Reality Bites: Mark to Wishful Thinking Fails Again

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by: Kid Dynamite
Thanks to Karl Denninger for pointing readers toward this story from Bloomberg's Jonathan Weil:

Next time you see some company complain its “mark-to-market” losses aren’t real, remember this name: the Federal Home Loan Bank of Seattle. It used to claim that, too. And it couldn’t have been more wrong.

About a year ago, the government-chartered lender blamed accounting rules after it wrote down its portfolio of mortgage-backed securities by $304.2 million to reflect how much their fair-market values had fallen. While those declines counted against its earnings and regulatory capital, the bank said they were “well beyond any expected economic loss.”

The bank’s executives said they expected to lose a mere $12 million of principal over the life of the securities. That estimate proved far too hopeful, though.

The bank, one of 12 regional Federal Home Loan Banks that supply low-cost loans to about 8,000 member banks and finance companies, now says it expects about $311.2 million of credit losses on its portfolio.

As Homer Simpson would say... DOH! In case it wasn't clear: a year ago the market value of their portfolio fell by $304MM, but the bank claimed those were just temporary dislocations - panic in the market - and that actual losses would be $12MM. Now, reality has struck, and they have increased their loss estimates to $311MM. It seems that economists declaring the recession over and recovery imminent do not actually make recovery imminent.
But there's more:

The bank became a poster child for everything supposedly wrong with mark-to-market accounting. At a March 12, 2009, congressional hearing, U.S. Representative Ed Perlmutter of Colorado cited the disparity between the bank’s writedown and its much smaller anticipated loss as “an example that really was disturbing."

The congressman leading the hearing, Paul Kanjorski of Pennsylvania, pointed to a similar instance at the Federal Home Loan Bank of Atlanta. The bank reported an $87.3 million writedown on its mortgage-backed securities for the 2008 third quarter; however, it said it expected its actual losses would be only $44,000.

While that’s roughly equivalent to the losses from a modest studio condo foreclosure, Kanjorski didn’t question the tiny number, saying: “I find that accounting result to be absurd.”

“It fails to reflect the economic reality,” he said. “We must correct the rules to prevent such gross distortions.” Kanjorski, Perlmutter and other lawmakers told Bob Herz, the chairman of the FASB, that it needed to change its rules immediately so banks could show stronger earnings. The board, which fancies itself as an independent standard setter, complied a few weeks later.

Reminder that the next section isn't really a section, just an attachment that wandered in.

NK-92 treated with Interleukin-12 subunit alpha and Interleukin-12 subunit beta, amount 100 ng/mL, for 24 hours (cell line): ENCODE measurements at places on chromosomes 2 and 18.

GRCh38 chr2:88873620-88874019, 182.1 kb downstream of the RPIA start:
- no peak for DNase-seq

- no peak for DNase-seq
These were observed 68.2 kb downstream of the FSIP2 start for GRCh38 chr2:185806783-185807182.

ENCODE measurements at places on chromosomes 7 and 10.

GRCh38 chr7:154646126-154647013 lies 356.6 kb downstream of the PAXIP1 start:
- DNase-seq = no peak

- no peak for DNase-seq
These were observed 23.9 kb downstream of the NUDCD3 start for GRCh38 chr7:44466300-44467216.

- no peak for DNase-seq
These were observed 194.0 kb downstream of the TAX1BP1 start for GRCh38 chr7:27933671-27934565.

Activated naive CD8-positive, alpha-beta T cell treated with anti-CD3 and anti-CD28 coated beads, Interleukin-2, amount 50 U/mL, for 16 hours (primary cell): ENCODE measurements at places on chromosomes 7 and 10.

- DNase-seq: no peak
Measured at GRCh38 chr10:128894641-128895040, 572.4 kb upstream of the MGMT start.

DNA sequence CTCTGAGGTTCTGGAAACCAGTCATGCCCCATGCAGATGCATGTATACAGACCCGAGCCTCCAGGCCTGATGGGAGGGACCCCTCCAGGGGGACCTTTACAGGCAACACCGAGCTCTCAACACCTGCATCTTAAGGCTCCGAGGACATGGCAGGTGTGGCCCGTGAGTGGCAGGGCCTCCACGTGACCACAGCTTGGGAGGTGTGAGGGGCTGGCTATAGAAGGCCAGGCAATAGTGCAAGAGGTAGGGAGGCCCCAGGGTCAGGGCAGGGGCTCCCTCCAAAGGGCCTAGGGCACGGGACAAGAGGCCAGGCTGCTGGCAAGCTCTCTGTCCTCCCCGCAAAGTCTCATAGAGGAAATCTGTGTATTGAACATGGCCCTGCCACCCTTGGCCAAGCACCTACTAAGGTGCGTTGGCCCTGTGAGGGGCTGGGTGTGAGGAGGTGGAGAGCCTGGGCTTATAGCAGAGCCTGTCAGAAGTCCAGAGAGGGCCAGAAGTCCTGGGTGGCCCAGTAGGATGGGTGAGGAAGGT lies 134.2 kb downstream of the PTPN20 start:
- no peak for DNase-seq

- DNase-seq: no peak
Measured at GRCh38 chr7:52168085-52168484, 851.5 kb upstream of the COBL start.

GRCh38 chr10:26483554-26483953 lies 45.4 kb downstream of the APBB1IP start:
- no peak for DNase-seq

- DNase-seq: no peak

The rest of the story: Last year when the Atlanta bank released its financial results for the third quarter, it said it had raised the credit-loss estimate to $263.1 million. (Here’s the math in case you missed it: $263.1 million > $44,000.)

Double DOH! In case that part wasn't clear - Congress was dismayed that banks were unjustly showing decreased earnings - after all, the banks clearly had very low estimates of losses compared to the panicking market which placed fire sale values on the portfolios. We needed to act to prevent such "gross distortions!!!" That crazy Mr. Market was harming the banks' earnings unnecessarily! Yet again, it seems that the banks were wrong: FHLB of Atlanta's $44,000 loss estimate was raised to $263,000,000. I mean - what can you even say about that? Insane.
In any case, Congress managed to push through a change in the rules:

The FASB rule change gave companies a new way to avoid counting paper losses from toxic debt securities in their earnings. Before 2009, whenever companies recorded writedowns on impaired securities that they labeled as held-to-maturity or available-for-sale, they had to run the full amounts through net income for any losses deemed to be “other than temporary."

Now they get to separate the impairments into two parts: estimated future credit losses and everything else. The first kind reduces earnings and regulatory capital. The other doesn’t.

Later, from Weil:

what happened here is that a few members of Congress bum-rushed the FASB into action based on a premise that was false, in a misguided effort to boost public confidence in the financial system through smoke and mirrors. It’s an open question if the board’s standard-setting process can regain its credibility someday. Undoing this disaster of a rule change would be a good start.

A peripheral lesson to be learned here is that rosy projections, hopes, and anticipations do not equate to a rosy reality.